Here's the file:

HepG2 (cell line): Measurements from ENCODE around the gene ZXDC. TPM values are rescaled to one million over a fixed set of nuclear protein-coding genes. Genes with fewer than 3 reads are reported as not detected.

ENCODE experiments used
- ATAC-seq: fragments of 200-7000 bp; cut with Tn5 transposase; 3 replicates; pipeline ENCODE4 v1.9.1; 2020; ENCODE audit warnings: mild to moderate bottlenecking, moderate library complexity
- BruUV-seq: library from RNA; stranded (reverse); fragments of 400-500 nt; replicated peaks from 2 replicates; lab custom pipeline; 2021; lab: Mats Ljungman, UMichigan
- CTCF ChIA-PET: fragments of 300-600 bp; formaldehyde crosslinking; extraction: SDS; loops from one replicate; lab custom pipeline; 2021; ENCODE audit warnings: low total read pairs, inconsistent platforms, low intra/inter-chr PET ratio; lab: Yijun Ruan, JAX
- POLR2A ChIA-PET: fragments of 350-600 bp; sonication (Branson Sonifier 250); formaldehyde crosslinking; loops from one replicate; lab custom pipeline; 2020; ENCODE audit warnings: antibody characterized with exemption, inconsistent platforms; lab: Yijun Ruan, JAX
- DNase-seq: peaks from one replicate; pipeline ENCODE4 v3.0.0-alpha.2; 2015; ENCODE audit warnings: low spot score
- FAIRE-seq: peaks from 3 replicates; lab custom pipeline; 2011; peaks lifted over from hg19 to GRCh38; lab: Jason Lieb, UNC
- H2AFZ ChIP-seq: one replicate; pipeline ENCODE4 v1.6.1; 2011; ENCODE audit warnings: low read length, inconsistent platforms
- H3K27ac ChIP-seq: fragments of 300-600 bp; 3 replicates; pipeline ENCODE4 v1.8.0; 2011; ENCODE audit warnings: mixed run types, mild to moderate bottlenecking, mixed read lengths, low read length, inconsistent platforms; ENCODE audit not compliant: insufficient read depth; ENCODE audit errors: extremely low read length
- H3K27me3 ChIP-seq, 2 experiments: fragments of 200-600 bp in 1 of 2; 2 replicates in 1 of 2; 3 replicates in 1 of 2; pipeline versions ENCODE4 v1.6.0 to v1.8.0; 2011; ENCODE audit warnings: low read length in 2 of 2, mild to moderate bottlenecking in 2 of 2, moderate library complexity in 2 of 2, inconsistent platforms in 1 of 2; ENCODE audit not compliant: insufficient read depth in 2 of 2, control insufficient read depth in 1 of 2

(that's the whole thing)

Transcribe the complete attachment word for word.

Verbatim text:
HepG2 (cell line): Measurements from ENCODE around the gene ZXDC. TPM values are rescaled to one million over a fixed set of nuclear protein-coding genes. Genes with fewer than 3 reads are reported as not detected.

ENCODE experiments used
- ATAC-seq: fragments of 200-7000 bp; cut with Tn5 transposase; 3 replicates; pipeline ENCODE4 v1.9.1; 2020; ENCODE audit warnings: mild to moderate bottlenecking, moderate library complexity
- BruUV-seq: library from RNA; stranded (reverse); fragments of 400-500 nt; replicated peaks from 2 replicates; lab custom pipeline; 2021; lab: Mats Ljungman, UMichigan
- CTCF ChIA-PET: fragments of 300-600 bp; formaldehyde crosslinking; extraction: SDS; loops from one replicate; lab custom pipeline; 2021; ENCODE audit warnings: low total read pairs, inconsistent platforms, low intra/inter-chr PET ratio; lab: Yijun Ruan, JAX
- POLR2A ChIA-PET: fragments of 350-600 bp; sonication (Branson Sonifier 250); formaldehyde crosslinking; loops from one replicate; lab custom pipeline; 2020; ENCODE audit warnings: antibody characterized with exemption, inconsistent platforms; lab: Yijun Ruan, JAX
- DNase-seq: peaks from one replicate; pipeline ENCODE4 v3.0.0-alpha.2; 2015; ENCODE audit warnings: low spot score
- FAIRE-seq: peaks from 3 replicates; lab custom pipeline; 2011; peaks lifted over from hg19 to GRCh38; lab: Jason Lieb, UNC
- H2AFZ ChIP-seq: one replicate; pipeline ENCODE4 v1.6.1; 2011; ENCODE audit warnings: low read length, inconsistent platforms
- H3K27ac ChIP-seq: fragments of 300-600 bp; 3 replicates; pipeline ENCODE4 v1.8.0; 2011; ENCODE audit warnings: mixed run types, mild to moderate bottlenecking, mixed read lengths, low read length, inconsistent platforms; ENCODE audit not compliant: insufficient read depth; ENCODE audit errors: extremely low read length
- H3K27me3 ChIP-seq, 2 experiments: fragments of 200-600 bp in 1 of 2; 2 replicates in 1 of 2; 3 replicates in 1 of 2; pipeline versions ENCODE4 v1.6.0 to v1.8.0; 2011; ENCODE audit warnings: low read length in 2 of 2, mild to moderate bottlenecking in 2 of 2, moderate library complexity in 2 of 2, inconsistent platforms in 1 of 2; ENCODE audit not compliant: insufficient read depth in 2 of 2, control insufficient read depth in 1 of 2